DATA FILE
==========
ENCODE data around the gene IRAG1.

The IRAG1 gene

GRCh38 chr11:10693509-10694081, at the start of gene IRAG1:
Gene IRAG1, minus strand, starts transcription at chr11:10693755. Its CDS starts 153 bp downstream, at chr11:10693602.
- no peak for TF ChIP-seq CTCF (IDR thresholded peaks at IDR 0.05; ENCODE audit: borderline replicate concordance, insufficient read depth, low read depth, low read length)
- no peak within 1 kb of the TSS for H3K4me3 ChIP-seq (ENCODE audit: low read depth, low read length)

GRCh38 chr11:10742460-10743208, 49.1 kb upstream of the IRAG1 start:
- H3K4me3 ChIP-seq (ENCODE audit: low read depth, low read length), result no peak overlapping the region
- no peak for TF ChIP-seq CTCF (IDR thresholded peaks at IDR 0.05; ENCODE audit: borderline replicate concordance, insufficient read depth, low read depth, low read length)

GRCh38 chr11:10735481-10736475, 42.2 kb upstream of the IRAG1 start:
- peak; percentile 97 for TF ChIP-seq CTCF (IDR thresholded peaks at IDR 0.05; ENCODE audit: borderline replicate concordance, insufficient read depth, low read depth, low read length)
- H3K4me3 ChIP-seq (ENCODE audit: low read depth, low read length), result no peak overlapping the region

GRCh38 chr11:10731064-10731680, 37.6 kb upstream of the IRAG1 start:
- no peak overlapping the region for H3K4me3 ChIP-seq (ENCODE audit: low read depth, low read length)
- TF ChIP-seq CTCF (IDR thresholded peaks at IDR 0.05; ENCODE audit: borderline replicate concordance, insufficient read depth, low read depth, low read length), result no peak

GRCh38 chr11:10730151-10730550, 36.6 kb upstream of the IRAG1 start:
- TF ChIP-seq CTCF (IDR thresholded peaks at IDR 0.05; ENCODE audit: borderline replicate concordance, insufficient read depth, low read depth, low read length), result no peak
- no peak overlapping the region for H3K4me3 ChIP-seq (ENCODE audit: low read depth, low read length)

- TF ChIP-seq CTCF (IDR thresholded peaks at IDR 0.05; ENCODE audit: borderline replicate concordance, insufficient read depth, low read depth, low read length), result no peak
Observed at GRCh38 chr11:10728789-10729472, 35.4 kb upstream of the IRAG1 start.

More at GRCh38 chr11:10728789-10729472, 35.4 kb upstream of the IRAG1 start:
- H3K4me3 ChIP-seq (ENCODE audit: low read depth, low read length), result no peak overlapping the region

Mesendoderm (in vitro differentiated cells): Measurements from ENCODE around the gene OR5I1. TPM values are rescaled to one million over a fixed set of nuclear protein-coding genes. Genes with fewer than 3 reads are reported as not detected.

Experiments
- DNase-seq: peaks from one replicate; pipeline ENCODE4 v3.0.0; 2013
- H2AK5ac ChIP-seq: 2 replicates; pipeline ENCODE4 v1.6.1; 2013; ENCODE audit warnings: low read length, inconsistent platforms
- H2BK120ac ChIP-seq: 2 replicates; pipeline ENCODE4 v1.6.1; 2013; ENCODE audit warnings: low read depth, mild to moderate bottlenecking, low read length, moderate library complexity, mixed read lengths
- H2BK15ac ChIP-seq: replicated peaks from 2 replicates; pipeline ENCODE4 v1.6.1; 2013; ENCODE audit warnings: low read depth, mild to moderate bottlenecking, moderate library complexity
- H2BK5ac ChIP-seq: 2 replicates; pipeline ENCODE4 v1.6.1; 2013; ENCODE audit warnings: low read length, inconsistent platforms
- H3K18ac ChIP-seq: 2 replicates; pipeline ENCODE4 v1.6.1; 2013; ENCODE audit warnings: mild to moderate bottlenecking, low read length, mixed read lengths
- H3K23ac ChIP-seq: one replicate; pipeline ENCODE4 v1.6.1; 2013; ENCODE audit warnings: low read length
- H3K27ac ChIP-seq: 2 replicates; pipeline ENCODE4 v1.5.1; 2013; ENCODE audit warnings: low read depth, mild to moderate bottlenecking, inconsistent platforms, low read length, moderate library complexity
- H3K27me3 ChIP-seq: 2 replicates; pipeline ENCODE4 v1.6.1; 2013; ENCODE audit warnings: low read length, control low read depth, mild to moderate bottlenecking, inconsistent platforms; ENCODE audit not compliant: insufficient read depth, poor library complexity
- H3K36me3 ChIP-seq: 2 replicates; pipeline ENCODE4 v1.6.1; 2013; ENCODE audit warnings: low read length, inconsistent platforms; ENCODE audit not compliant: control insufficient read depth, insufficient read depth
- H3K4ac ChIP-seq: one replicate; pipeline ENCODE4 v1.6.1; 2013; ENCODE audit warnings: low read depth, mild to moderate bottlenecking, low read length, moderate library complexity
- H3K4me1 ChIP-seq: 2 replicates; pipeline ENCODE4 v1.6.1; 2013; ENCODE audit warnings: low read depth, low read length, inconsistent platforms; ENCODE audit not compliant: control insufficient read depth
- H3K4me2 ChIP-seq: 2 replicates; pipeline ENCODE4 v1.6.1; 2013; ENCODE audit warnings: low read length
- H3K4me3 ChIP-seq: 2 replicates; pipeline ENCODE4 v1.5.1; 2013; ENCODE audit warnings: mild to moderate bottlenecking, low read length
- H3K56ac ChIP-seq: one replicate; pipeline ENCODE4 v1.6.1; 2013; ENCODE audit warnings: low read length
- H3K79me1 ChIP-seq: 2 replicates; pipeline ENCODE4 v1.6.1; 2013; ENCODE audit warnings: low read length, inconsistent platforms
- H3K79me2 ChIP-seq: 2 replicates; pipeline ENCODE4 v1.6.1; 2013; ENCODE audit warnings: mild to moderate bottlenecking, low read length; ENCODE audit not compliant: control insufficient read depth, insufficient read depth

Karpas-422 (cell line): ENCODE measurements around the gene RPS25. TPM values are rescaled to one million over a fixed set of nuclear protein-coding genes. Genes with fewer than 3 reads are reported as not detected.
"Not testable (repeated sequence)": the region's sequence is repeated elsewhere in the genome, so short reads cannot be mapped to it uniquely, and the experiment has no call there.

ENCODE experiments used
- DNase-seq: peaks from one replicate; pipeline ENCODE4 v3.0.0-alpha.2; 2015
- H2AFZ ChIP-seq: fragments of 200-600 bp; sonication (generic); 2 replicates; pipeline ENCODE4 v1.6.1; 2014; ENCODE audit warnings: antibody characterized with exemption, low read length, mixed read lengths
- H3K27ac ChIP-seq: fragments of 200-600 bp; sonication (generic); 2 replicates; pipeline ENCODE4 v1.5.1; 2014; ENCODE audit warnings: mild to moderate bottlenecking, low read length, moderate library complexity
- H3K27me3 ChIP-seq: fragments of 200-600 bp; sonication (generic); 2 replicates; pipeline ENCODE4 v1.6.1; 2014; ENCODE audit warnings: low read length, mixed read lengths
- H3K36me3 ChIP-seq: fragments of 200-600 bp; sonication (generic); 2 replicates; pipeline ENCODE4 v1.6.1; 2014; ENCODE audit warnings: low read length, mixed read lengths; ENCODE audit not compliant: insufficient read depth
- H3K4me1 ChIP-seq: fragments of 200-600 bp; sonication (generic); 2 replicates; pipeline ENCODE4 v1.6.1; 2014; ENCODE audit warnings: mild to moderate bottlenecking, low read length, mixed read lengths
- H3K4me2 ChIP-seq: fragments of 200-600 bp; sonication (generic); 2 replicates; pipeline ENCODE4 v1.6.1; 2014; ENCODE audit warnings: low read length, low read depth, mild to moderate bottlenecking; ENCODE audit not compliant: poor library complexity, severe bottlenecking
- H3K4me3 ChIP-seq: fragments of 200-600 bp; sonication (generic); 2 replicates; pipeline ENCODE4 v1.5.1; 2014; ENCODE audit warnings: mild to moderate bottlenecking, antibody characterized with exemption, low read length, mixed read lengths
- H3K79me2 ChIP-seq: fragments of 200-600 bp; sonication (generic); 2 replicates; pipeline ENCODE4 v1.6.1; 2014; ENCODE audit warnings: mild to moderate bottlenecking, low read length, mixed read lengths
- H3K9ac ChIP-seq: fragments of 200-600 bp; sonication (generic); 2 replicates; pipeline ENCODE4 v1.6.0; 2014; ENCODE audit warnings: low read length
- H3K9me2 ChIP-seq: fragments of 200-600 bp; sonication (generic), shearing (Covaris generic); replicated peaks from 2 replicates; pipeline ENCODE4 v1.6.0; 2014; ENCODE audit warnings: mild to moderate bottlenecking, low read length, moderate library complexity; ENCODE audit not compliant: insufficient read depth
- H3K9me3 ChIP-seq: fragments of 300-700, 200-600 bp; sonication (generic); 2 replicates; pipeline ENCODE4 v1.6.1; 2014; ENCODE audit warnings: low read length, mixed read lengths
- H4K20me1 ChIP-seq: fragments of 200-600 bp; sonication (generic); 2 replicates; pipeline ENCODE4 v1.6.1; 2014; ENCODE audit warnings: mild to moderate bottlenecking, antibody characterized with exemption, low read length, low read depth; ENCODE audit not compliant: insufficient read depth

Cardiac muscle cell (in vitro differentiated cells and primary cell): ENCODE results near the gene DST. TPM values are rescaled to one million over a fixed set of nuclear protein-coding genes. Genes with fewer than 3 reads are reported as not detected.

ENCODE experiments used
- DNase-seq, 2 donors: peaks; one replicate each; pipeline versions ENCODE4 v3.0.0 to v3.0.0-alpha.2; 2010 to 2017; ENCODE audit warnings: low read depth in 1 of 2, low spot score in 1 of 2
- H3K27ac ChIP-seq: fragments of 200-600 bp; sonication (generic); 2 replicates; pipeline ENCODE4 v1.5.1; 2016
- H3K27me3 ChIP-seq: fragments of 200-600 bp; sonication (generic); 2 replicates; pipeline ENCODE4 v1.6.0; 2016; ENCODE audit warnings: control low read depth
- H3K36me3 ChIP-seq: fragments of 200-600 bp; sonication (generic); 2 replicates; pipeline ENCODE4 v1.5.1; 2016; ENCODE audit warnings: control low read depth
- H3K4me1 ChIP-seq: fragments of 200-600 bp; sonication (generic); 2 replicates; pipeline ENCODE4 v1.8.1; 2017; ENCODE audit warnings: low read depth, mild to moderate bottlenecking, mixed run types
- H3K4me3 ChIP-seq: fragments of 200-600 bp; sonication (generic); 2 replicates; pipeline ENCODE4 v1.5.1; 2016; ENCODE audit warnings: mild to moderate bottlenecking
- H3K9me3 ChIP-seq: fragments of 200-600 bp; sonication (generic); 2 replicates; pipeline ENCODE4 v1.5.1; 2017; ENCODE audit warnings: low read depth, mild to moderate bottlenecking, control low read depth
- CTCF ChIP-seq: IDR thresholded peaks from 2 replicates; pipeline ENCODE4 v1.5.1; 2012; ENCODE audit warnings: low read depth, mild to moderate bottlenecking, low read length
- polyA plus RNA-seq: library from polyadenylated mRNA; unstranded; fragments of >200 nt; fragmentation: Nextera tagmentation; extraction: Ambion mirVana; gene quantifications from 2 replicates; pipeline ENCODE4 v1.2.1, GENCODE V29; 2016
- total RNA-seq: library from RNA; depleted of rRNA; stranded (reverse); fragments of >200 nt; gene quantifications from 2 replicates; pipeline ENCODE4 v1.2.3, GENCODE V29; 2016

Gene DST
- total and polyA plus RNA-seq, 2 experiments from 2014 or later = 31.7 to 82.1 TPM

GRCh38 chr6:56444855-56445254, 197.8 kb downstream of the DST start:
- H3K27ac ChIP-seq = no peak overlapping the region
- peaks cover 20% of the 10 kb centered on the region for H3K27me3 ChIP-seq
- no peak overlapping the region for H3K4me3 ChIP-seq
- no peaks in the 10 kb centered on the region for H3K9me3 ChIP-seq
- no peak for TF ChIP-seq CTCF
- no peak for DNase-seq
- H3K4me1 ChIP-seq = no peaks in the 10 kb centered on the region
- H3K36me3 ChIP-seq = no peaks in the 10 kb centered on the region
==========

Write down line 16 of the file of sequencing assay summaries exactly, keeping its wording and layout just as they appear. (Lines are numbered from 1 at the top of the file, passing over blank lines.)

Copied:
GRCh38 chr11:10730151-10730550, 36.6 kb upstream of the IRAG1 start: